ombine that favorable outlook with the forthcoming vanquishing of operating leases from the ledger, and with the very low prices currently on display, and it's no wonder corporations are looking anew at outright ownership of their office and industrial space.
Recent examples include Electronic Arts' purchase of its headquarters in
"We just signed another contract with a user on an industrial-type warehouse property in
That's the conclusion being reached by firms from Scottrade to Walgreens to Wal-Mart, many of which can obtain financing via banking lines at a time when developers face a much steeper financing climb and landlords can't afford to fund improvements, notes Nahas. BPG's analysis for a possible sale of a vacant office building in
Time to Prioritize
Nahas says there are no firm statistics, but he has the sense that a significant majority of users want to buy new vacant buildings outside of the space they're in right now, in part because of the opportunity to upgrade in quality in the current market. Landlords simply can't compete with an amortized purchase. At the relatively new
Asked if the value of such moves is sufficient to be instigating headquarters or other relocation moves that otherwise might not be considered, Nahas says, "If it isn't, it should be. CFOs and other strategic thinkers ought to be sitting back and asking why they're not. If I were responsible for space decisions for my company, I'd be knocking on banks' doors today, because most of the distress in real estate in the country today is held by banks, either in the form of a loan not performing, or properties already taken back. There are properties built but never leased, or the tenants went out and it's virtually empty. That's where the opportunities are."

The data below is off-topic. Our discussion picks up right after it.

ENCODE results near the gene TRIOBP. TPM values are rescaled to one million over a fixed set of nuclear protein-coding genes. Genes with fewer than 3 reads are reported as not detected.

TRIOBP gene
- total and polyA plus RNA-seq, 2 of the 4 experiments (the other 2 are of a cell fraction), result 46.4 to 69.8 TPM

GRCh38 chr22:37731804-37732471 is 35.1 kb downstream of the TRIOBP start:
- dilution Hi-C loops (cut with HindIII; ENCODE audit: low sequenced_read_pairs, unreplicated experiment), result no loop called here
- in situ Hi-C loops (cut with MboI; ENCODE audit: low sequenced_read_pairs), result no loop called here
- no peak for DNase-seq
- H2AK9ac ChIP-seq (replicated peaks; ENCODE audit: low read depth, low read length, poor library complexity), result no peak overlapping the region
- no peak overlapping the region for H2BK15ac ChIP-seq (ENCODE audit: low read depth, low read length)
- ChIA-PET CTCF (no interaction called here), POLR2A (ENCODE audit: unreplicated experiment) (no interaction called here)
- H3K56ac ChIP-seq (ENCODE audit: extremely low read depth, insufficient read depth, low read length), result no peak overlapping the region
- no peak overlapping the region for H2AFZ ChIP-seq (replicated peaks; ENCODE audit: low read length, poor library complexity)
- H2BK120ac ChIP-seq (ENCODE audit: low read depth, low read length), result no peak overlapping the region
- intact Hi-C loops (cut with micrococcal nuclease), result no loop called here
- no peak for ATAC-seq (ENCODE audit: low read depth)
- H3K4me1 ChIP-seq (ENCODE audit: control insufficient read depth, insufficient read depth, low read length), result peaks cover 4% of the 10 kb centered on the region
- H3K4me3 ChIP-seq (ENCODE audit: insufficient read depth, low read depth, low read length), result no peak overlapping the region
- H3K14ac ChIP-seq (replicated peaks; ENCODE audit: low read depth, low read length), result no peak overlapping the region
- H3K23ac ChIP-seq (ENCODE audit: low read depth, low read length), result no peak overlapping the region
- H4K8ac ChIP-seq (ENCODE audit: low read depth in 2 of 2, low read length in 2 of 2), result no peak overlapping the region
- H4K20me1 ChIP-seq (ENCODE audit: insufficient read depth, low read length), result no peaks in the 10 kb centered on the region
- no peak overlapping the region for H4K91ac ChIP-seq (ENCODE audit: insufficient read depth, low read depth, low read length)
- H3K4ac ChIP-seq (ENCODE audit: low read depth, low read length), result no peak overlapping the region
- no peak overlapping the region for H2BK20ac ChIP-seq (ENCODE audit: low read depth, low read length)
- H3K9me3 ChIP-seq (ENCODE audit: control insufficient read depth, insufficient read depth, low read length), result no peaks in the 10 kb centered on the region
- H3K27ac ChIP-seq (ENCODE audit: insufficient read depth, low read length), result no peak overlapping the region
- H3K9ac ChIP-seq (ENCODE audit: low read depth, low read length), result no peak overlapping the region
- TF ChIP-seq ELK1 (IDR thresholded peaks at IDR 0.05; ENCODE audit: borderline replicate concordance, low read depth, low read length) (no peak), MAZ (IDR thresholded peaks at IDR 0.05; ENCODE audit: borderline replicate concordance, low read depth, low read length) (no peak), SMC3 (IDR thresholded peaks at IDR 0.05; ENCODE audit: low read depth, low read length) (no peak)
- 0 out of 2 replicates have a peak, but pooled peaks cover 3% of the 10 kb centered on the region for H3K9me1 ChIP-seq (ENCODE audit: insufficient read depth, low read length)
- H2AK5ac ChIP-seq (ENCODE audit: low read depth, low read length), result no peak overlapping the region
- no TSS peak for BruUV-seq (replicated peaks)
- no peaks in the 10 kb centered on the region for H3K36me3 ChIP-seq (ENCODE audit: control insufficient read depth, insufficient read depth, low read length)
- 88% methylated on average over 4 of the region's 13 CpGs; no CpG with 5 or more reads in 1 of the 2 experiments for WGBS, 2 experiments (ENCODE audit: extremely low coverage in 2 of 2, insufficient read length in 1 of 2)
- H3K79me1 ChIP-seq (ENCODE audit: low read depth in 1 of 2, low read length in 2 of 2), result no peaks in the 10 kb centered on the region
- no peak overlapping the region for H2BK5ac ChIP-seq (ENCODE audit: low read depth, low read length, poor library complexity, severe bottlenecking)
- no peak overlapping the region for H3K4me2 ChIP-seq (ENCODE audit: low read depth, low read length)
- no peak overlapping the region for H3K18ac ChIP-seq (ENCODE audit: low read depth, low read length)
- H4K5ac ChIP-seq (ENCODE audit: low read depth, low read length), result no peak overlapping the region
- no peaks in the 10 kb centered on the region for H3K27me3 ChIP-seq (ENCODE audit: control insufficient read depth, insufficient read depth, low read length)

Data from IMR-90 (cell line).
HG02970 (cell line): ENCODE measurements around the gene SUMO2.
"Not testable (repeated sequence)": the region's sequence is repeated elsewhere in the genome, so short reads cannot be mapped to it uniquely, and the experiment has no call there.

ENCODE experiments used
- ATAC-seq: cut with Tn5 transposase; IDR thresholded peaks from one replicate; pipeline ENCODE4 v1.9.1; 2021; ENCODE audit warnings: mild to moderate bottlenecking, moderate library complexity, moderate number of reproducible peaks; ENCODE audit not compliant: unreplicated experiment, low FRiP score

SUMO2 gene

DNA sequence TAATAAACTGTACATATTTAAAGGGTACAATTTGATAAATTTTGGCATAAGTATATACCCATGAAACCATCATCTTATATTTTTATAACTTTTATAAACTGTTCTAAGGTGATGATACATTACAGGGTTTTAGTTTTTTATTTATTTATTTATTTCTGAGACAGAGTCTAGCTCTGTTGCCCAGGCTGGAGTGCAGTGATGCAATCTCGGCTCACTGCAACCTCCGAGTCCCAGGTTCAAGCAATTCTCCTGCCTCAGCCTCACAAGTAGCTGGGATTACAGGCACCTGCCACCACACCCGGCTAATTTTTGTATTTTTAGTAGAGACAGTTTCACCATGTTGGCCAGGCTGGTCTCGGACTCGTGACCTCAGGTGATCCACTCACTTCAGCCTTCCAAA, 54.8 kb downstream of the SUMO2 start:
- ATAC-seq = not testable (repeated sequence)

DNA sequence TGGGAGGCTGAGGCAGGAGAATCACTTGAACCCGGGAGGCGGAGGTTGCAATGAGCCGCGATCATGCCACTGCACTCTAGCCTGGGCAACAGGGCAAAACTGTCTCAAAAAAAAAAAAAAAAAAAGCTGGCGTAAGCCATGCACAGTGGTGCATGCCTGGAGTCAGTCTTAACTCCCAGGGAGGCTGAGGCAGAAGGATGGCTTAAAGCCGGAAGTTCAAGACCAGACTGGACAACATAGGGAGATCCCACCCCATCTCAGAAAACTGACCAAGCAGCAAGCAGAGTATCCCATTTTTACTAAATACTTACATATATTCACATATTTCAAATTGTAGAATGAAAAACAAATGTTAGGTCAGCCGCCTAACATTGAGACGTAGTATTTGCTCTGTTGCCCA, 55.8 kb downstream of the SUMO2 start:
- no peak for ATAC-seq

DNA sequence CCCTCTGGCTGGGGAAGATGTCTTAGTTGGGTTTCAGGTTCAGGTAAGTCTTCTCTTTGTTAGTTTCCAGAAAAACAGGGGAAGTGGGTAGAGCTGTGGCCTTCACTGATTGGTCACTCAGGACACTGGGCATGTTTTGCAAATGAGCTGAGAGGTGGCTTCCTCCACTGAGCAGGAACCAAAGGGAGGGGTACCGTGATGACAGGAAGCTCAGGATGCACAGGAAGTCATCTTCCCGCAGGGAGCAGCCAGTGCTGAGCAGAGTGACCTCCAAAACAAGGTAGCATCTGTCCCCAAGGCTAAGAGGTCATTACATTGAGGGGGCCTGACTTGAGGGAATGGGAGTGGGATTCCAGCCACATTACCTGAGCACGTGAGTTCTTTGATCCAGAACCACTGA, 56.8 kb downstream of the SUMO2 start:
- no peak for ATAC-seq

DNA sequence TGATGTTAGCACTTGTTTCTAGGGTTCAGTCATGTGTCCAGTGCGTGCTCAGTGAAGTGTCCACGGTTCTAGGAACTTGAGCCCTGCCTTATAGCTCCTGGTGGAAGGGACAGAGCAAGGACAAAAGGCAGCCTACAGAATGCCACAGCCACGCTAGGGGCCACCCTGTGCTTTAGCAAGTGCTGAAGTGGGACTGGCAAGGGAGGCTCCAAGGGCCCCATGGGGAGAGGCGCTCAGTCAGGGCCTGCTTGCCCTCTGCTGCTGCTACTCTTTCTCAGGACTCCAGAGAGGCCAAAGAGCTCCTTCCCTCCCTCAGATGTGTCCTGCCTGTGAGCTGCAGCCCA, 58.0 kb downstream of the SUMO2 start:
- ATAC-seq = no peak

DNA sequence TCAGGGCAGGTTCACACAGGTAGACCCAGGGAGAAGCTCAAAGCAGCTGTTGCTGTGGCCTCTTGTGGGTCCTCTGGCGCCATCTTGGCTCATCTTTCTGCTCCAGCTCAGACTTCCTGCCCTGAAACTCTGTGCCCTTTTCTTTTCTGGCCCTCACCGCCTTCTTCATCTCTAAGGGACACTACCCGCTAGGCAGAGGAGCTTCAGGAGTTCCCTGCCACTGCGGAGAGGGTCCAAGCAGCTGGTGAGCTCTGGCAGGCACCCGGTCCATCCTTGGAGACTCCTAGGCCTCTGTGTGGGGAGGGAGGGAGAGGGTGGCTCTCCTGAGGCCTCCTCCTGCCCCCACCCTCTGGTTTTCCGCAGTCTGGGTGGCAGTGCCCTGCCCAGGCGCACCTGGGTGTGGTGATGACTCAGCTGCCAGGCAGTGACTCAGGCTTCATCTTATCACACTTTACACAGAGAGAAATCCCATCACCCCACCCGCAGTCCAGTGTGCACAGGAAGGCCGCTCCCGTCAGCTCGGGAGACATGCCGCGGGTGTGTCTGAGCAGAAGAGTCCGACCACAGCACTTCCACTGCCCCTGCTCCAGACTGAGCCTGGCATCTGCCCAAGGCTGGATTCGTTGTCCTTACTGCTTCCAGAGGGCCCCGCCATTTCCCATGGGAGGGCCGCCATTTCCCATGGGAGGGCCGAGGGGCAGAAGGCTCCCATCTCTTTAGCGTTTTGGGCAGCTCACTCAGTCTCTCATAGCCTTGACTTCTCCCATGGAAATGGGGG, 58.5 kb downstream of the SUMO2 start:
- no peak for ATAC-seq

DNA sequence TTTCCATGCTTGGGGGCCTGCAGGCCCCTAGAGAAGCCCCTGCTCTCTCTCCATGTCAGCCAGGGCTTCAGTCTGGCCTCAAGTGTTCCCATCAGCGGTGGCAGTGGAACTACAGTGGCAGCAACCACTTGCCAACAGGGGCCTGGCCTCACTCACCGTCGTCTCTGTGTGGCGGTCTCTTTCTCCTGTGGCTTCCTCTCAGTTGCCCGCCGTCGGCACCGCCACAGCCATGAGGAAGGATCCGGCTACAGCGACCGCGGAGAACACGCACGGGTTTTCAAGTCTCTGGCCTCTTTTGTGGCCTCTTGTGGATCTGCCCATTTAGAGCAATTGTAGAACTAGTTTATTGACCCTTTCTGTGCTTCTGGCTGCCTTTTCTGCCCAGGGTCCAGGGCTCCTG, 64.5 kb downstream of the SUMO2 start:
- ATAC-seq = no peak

Among his lead examples is the 1-million-sq.-ft. (92,900-sq.-m.) former BASF headquarters in
Nahas notes that the longer vacant properties sit, the more of a problem they become.
"Time is the enemy," says Nahas. "Without any cash flow, they can't service the debt. Second, the problem becomes taxes, because lenders get nervous about owners not paying their taxes. They're going to keep them heated and so forth, but over time, landlords/owners will say to themselves, 'Do I want to spend money on that?' The longer it goes on, buildings become more problematic. But if you're a buyer, that's an even greater opportunity."
He says such conditions ought to also motivate another sector: municipalities themselves, which are feeling the budget pinch from lower tax payments. Many cities are retrenching, in terms of further limiting incentive programs that might appear to be a giveaway.
"If anything, they should he incenting users to buy buildings," Nahas says.